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New documentary explores last years
of Thomas Merton's life

This is the second project on Merton
by filmmaker Atkinson

LOUISVILLE, Ky. (March 2015) –Thomas Merton has long been revered for his deep, soul searching thoughts and the timeless truths he taught to others. Even 47 years after his death, Merton’s influence is still felt by many, and a new documentary chronicles his last years.

Morgan Atkinson

Atkinson

Filmmaker Morgan Atkinson said he “has always been fascinated with the last years of Merton’s life.” So much so, that he has recently produced his second film about Merton titled, “The Many Storeys and Last Days of Thomas Merton.”
“Since the mid to late ’70s, I’ve been interested in his works,” said Atkinson, who owns his own video production company, Duckworks Inc. Originally from Louisville, Atkinson has also produced a film about Harlan and Anna Hubbard called “Wonder: The Lives of Anna and Harlan Hubbard.”
Six years ago, Atkinson produced “Soul Searching: The Journey of Thomas Merton.”
“It was well received and aired nationally on PBS,” said Atkinson. Knowing this year would mark the 100th birthday of Merton, Atkinson thought the timing was right to release another film about the person who has been labeled “one of the most influential American Catholic authors of the 20th century.”
A showing of “The Many Storeys and Last Days of Thomas Merton” is scheduled for 7:30 p.m. Friday, March 6, at the St. Matthews Episcopal Church, located on Rudy Lane in Louisville. A second showing is scheduled for 11 a.m. Saturday, March 14, in Bardstown, Ky at the Nelson County Public Library.
Merton was born in 1915 in Prades, France. His father was New Zealand-born Owen Merton, and his mother was American-born Ruth Jenkins. Both parents were artists.
Merton’s autobiography, “The Seven Storey Mountain,” was published in 1948. It has sold more than 1 million copies and been translated into more than 15 languages. He wrote more than 60 books and hundreds of poems and articles on topics such as monastic spirituality, civil rights and the nuclear arms race.
During the end of Merton’s life (he died in 1968), he professed a deep interest in Asian religions. His trip to Asia and the events that were going on in American at this time had a profound effect on Merton, said Atkinson.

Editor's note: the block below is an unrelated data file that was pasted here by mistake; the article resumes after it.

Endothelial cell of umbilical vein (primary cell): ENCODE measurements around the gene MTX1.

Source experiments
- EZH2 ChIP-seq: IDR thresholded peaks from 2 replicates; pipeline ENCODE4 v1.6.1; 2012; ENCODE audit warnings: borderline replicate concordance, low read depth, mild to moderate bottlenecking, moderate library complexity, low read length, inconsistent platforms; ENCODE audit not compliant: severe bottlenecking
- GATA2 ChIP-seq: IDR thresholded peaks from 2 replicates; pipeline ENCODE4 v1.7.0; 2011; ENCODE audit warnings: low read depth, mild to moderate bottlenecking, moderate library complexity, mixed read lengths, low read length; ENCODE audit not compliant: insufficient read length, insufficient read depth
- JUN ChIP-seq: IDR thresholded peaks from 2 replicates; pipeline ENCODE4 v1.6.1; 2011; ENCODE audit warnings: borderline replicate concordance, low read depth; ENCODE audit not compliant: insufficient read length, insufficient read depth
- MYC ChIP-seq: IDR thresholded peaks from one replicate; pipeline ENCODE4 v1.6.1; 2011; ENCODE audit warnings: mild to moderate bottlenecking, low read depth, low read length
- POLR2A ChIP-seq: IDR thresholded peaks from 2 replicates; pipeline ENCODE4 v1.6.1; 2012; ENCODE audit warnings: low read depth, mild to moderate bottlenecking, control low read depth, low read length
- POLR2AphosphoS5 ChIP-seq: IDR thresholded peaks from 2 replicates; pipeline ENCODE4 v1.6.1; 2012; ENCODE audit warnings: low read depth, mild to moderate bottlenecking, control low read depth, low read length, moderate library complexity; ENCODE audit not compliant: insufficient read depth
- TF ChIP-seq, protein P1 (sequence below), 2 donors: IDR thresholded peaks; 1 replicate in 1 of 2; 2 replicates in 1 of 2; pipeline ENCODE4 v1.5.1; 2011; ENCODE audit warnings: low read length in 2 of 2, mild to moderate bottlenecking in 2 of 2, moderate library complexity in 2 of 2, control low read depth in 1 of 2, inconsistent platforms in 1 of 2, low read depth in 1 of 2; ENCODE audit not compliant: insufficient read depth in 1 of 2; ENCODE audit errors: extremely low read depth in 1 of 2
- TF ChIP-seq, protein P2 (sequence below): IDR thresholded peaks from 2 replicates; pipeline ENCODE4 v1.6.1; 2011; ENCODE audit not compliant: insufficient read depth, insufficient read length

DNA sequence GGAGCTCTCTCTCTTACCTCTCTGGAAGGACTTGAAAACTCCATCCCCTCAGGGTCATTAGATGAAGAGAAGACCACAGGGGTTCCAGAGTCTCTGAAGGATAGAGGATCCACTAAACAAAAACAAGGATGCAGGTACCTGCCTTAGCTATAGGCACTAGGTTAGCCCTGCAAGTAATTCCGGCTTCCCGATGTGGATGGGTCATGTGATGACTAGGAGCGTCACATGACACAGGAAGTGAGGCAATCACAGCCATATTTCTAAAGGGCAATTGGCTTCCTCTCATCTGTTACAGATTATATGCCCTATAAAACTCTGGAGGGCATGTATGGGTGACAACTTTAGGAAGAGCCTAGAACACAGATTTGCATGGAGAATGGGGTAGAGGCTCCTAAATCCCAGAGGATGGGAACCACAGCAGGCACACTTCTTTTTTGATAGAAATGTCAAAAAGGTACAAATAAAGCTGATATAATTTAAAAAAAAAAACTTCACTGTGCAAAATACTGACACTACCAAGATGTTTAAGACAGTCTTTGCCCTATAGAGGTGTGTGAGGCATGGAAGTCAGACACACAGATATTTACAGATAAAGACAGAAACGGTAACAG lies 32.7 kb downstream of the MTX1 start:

“He was a remarkable human being. I’m amazed at how complex and complicated he was,” Atkinson said. “He was always searching; looking for the deeper things in life.”
Penny Sisto is an artist interviewed by Atkinson about Merton. “When she speaks about Merton, she says he’s still relevant today.” Sisto made the comment that “he spoke the truth.”
For research material for this film, Atkinson relied on the Thomas Merton Center at Bellarmine University in Louisville. Dr. Paul Pearson, Director and Archivist of Thomas Merton Studies at the university, said that in 1967 Merton made the university “the official repository of his estate.”
Contained in the collection at Bellarmine University are Merton’s books, his working notebooks and correspondence in the form of more than 20,000 letters. “New letters continue to come to light,” said Pearson.
In 1962, Merton’s lectures were first recorded. More than 400 recordings of him teaching students are in the collection. It also contains Merton’s artwork and “a broad range of materials. It is by far the largest collection” contained in one spot.
Pearson was able to view the film before it debuted to the public on Jan. 31 and said that “the things in the film touch on Merton’s relevance today. Atkinson did an excellent job delving into the final year of his life.”
Pearson said Merton is still impacting the world today. “Some countries are just now discovering him. The amount of interest is phenomenal.” A century after his birth, 50 new books have been written about Merton.
“It’s amazing that someone in an enclosed monastic community had such a far-reaching aspect on the world,” said Pearson.
Atkinson is hard at work on a new project about Bear Grass Creek. More information about Atkinson and his works can be found at www.morganatkinson.com.

• To purchase a copy of “The Many Storeys and Last Days of Thomas Merton” for $25, visit: www.tommerton.com.

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